The best type of ammo to use for shooting steel targets is FMJ (full metal jacket). As a general rule, the softer the bullet is, the better. 

If your bullet is too hard, you risk dinging or denting the steel target, making it more of a liability. Avoid using armor-piercing rounds and steel rounds which are more likely to cause ricochets.  

Stand the Correct Distance Away From the Target

This is perhaps the most important rule to remember. If you stand far enough away from your steel target, you significantly reduce the risk of being hit by a stray ricochet. 

The distance you’ll want to maintain when shooting steel targets depends on what kind of gun you’re shooting with. For shotguns, stand at least 30 yards away. When shooting with rifles, stand at least 100 yards away.

Make Sure Your Target Is Not Damaged in Any Way

If your target is old and beat up, or if you use the wrong ammo and damage your target, stop using it. A damaged target is a recipe for disaster. 

If a bullet should hit the steel target in a damaged area, the steel may be too compromised to absorb the bullet’s impact.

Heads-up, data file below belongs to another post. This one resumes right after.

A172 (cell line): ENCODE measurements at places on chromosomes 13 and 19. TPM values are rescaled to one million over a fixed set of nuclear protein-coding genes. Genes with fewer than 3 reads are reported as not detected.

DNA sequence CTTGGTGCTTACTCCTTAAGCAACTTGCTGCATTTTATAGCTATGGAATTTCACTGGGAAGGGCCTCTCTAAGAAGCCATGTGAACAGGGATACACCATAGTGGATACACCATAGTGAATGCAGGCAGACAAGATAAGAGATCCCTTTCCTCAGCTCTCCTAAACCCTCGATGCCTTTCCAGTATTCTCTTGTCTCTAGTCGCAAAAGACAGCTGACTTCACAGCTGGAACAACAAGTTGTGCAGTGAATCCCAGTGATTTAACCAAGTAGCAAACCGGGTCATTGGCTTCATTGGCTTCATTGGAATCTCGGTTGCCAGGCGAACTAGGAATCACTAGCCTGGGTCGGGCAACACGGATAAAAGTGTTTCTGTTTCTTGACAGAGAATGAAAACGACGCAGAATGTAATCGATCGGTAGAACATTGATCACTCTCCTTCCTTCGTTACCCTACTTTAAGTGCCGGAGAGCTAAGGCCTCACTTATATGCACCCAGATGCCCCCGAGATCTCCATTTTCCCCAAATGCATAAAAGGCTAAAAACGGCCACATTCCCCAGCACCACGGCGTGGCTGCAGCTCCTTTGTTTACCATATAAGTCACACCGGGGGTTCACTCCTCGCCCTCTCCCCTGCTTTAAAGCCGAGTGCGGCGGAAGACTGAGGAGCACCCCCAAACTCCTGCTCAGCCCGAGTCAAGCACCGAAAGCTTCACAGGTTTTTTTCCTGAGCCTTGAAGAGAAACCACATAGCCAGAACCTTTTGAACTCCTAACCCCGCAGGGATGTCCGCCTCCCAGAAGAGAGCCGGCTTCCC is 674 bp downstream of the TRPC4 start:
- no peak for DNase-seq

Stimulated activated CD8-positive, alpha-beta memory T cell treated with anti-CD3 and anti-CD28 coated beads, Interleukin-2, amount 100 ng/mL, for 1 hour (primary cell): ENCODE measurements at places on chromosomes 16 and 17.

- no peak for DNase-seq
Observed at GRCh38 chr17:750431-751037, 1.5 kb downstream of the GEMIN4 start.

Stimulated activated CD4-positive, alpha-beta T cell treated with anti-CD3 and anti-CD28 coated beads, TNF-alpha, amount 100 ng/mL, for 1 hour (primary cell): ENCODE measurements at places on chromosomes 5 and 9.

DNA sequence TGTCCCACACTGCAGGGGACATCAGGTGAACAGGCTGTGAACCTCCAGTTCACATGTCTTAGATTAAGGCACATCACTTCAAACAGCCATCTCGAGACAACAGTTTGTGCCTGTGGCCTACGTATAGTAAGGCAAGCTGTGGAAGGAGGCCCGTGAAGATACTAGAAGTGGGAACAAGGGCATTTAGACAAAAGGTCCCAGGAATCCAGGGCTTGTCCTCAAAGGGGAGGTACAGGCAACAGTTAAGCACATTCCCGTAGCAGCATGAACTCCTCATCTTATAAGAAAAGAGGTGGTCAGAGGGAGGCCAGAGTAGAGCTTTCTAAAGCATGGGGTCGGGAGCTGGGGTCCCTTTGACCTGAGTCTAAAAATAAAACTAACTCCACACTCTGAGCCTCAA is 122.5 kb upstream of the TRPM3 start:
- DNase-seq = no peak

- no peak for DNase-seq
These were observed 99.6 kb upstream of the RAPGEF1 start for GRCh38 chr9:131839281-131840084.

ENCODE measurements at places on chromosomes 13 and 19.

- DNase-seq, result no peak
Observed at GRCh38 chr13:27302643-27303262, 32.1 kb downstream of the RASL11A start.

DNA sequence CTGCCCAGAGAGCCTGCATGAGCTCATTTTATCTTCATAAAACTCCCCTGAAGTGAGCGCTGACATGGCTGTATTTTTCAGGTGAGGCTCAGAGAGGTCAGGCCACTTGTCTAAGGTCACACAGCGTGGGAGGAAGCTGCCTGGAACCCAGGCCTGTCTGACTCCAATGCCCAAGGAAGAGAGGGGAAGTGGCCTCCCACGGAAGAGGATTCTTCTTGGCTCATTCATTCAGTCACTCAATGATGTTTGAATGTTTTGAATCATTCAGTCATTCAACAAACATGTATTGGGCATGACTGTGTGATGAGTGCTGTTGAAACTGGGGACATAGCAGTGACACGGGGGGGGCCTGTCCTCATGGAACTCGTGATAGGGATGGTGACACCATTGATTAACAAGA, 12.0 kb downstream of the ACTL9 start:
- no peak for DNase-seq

Additionally, dings or dents could send a ricochet in an unpredictable direction, further putting yourself and anyone with you at risk. 

Following directions, being cautious, and using the above safety techniques will help you avoid nearly all ricochet accidents. 

Weapon Guidelines for Avoiding Ricochet 

Every gun is made differently and uses different ammo calibers, but listed below are general guidelines to remember when shooting steel targets. 

Handgun Guidelines

When shooting steel targets with a handgun, a minimum distance of 25 yards (22.86 m) should be kept between you and your target. 

This may vary depending on the type of gun and steel target you use, though, so always check before pulling the trigger.

Shotgun Guidelines

A minimum distance of 25 yards (22.86 m) should be maintained between the shooter and their steel target when using shotguns. 

Once again, this may vary from target to target and from gun to gun, but 25 yards (22.86 m) is an excellent standard to have.

Rifle Guidelines

When it comes to shooting steel targets with rifles, more caution is necessary. 

Rifles are often more potent than shotguns and handguns and use larger bullets. Therefore, a minimum distance of 100 yards (91.44 m) should be kept between you and your target when using a rifle. 

Contact Action Target Today

Shooting steel targets is a great and fun way to hone your firearm skills. As long as you are aware of the risks that accompany this activity and how to mitigate them, shooting steel targets is relatively safe.